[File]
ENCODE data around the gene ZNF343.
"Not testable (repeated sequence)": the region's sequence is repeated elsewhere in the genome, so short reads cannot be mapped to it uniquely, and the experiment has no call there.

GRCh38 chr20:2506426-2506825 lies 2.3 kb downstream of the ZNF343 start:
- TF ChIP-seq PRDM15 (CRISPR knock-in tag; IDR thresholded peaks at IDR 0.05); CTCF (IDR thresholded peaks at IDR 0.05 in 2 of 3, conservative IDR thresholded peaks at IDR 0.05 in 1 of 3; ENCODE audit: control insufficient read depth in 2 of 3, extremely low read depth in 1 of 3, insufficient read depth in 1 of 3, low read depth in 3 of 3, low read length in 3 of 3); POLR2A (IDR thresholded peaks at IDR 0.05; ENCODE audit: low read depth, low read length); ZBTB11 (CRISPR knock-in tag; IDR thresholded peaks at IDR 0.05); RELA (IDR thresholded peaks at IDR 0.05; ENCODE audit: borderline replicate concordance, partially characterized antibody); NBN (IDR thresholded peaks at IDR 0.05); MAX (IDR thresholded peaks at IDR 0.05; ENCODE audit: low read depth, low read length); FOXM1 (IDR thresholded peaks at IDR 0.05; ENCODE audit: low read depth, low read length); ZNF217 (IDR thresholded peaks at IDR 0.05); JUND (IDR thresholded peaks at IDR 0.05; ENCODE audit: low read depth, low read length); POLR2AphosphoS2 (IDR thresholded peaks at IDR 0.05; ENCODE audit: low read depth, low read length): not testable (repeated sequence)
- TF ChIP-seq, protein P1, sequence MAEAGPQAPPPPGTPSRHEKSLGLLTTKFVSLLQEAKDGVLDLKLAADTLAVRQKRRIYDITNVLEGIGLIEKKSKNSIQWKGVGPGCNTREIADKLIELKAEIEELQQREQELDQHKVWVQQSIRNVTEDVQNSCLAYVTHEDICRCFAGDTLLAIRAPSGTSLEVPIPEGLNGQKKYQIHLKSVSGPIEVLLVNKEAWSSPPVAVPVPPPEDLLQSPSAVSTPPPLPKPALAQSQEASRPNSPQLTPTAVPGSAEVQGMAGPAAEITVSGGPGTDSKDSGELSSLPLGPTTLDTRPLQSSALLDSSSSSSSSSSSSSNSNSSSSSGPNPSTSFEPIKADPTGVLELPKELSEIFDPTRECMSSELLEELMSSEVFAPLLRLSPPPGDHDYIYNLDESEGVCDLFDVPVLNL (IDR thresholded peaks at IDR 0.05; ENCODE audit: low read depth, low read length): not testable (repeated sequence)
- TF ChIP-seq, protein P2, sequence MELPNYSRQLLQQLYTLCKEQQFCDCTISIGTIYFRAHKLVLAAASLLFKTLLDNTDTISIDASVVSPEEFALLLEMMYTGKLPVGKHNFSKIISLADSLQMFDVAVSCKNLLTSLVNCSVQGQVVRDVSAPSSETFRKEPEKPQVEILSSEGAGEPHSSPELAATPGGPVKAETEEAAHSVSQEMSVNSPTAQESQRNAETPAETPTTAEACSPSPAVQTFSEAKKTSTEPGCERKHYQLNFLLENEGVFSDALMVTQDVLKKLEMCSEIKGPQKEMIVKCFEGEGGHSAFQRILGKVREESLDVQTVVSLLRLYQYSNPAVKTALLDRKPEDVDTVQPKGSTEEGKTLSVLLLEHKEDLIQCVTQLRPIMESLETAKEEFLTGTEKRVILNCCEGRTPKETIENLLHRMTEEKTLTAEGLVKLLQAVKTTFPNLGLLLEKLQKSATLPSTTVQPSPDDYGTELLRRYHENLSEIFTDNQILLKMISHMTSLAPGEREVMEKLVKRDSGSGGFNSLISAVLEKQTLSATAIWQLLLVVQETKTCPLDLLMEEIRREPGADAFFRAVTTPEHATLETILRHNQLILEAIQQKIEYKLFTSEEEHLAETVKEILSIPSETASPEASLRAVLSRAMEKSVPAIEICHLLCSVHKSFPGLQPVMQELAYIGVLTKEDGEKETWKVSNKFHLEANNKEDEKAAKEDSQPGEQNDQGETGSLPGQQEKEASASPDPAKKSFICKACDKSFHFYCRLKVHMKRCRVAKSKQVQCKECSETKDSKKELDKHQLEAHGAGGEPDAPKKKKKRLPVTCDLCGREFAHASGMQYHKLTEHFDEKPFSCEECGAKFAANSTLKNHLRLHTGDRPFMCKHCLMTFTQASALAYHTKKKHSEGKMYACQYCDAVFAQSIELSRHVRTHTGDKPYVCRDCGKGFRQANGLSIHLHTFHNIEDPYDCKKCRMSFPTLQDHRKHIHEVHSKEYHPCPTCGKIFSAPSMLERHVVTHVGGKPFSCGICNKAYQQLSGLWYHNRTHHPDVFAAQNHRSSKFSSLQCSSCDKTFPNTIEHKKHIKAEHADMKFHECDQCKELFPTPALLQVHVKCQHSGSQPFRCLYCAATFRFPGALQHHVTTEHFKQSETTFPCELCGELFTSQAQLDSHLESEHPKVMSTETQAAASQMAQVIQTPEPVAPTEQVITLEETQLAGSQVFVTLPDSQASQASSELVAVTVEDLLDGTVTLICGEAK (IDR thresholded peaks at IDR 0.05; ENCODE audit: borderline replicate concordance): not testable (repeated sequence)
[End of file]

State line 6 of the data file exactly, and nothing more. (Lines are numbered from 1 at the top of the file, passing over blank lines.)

- TF ChIP-seq, protein P2, sequence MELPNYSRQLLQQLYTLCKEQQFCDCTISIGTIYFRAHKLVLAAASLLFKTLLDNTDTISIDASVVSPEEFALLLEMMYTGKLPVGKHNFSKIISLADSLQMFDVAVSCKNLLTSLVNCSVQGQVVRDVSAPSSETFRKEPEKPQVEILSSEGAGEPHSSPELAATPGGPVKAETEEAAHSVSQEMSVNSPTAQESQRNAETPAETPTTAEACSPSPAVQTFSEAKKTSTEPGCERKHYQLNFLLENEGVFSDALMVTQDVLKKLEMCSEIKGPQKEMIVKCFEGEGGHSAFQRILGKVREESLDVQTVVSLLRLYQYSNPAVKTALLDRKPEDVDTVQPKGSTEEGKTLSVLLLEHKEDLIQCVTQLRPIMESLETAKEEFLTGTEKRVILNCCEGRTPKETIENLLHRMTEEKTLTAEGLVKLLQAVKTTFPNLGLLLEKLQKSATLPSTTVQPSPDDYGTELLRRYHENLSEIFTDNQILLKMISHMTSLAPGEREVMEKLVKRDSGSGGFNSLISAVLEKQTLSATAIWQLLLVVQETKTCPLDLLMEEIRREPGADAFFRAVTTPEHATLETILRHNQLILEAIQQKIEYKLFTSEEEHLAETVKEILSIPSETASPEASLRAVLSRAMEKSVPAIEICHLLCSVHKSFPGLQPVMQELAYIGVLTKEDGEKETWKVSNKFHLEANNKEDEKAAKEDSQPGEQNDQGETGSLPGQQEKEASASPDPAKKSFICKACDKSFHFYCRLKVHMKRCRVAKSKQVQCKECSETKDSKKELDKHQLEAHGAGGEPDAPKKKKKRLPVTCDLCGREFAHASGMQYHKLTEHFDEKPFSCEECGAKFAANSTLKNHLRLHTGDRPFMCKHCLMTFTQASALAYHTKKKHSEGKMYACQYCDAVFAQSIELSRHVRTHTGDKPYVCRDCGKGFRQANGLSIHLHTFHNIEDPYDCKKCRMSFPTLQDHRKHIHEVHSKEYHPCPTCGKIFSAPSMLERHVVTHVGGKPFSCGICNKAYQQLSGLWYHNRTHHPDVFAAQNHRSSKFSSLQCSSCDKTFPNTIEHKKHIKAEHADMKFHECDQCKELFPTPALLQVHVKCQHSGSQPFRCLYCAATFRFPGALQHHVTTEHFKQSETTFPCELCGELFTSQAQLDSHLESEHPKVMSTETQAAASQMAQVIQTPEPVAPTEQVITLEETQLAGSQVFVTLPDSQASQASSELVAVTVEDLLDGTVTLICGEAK (IDR thresholded peaks at IDR 0.05; ENCODE audit: borderline replicate concordance): not testable (repeated sequence)